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Vegetarianism is Illuminated

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If you didn’t catch Jonathan Safran Foer’s wonderful piece “Against Meat” in last Sunday’s NY Times Magazine Food Issue, it’s well worth reading. He writes how his Holocaust survivor grandmother’s “obsession with food”  formed his own vegetarianism, and how his Jewish values and experiences informed his and his wife’s decision to raise their children vegetarian.  But Safran Foer also points out his way to vegetarianism was not a straight path. He very nicely captures the ambivalence of those of us who lean towards vegetarianism, but still eat meat, as well as what appears to be a kind of ethical inconsistency in our enjoyment of the taste of meat.  As he bluntly puts it,

Yet taste, the crudest of our senses, has been exempted from the ethical rules that govern our other senses. Why? Why doesn’t a horny person have as strong a claim to raping an animal as a hungry one does to confining, killing and eating it? It’s easy to dismiss that question but hard to respond to it. Try to imagine any end other than taste for which it would be justifiable to do what we do to farmed animals.

But I what I found most moving was the way he connected his own ethical commitment to vegetarianism to his grandmother’s commitment to kashrut, even under the most extreme circumstances.  She gets the last word in the dialogue he recalls,

“The worst it got was near the end. A lot of people died right at the end, and I didn’t know if I could make it another day. A farmer, a Russian, God bless him, he saw my condition, and he went into his house and came out with a piece of meat for me.”

“He saved your life.”

“I didn’t eat it.”

“You didn’t eat it?”

“It was pork. I wouldn’t eat pork.”

“Why?”

“What do you mean why?”

“What, because it wasn’t kosher?”

“Of course.”

“But not even to save your life?”

“If nothing matters, there’s nothing to save.”

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4 Responses to “Vegetarianism is Illuminated”

  1. Michael Croland Says:

    As the media watchdog DawnWatch put it, Foer “is fast becoming one of the animal advocacy world’s most compelling spokespersons—well worth hearing.” As the November 2 release of his book Eating Animals draws closer, let’s hope he continues to get lots of media exposure. (And I hope The Jew & The Carrot will discuss this book and Foer’s additional media appearances related to this topic.)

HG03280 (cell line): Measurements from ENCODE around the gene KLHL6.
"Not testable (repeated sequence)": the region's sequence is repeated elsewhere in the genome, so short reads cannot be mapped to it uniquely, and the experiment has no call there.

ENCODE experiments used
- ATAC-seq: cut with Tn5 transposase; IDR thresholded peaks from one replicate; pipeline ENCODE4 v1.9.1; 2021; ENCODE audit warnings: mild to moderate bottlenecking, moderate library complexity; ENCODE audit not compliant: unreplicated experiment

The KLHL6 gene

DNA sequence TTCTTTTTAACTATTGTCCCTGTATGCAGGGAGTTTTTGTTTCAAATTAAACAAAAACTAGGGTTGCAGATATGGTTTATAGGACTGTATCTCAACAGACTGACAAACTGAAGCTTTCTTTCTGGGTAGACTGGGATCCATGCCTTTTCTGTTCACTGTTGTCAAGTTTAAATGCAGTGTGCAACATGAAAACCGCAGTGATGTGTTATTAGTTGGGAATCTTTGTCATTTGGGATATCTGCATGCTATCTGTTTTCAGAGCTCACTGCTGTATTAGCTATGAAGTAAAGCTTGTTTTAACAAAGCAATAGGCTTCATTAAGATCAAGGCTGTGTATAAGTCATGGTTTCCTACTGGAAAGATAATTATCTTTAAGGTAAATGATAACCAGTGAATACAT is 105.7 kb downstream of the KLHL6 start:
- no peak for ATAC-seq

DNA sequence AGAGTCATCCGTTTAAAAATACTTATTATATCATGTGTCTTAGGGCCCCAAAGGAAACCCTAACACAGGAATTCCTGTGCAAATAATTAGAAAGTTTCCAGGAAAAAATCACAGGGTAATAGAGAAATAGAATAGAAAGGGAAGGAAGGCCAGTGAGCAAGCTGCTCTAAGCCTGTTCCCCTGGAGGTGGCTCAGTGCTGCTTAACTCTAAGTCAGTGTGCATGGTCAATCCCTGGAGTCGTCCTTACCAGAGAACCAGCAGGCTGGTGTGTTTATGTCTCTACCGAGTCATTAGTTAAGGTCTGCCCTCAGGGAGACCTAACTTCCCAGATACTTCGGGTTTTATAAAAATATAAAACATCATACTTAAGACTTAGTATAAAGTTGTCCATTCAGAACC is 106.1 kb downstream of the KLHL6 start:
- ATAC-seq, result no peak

Foer appeared on Larry King Live (starting about 18 minutes in: http://tinyurl.com/ylq2tru) last week to talk about the safety and ethics of meat:

    “There’s a certain kind of meat, which is produced on factory farms, that is in every single way unconscionable. It’s unconscionable to feed to our children because of the health. It’s unconscionable because it’s the single worst thing that we can do to the environment by a long shot. And it’s unconscionable because of what we’re doing to animals who are raised on factory farms. …

    “Upwards of 99 percent of the animals that are raised for meat in this country come from factory farms. So when we’re talking about meat, when we’re talking about the meat that they sell in grocery stores or we’re talking about the meat that we order in restaurants, we are effectively talking about factory farms.”

  2. Richard Schwartz Says:

    Great to see this thoughtful post and Michael’s comment on it.

    The Jewish community still seems to be generally in denial about the many ethical issues related to our diets — especially that animal-based diets arguably seriously violate Basic Jewish mandates to preserve our health, treat animals compassionately, protect the environment, conserve natural resources and help hungry people.

    It is becoming increasingly clear that such diets have devastating effects ob human health and the environment.

    For more information, please visit JewishVeg.com/schwartz, where I have over 140 articles and 25 podcasts of talks and interviews, and ASacredDuty.com, to see our acclaimed documentary “A Sacred Duty: Applying Jewish Values to Help Heal the World. Thanks.

    Richard Schwartz, president of Jewish Vegetarians of North America

  3. Julie Steinberg Says:

    I enjoyed this article as well. Just and FYI – I am in the process of reading his book and writing a review for the Jew and the Carrot – look for more next week. Will also be giving away a free copy of the book.

  4. Gerardo Tristan Says:

    I am a big fan of Foer! How can apply for the book give away thing? Great blog too Jonathan!

    Keep up the good work and best whises,
    Gerardo Tristan.

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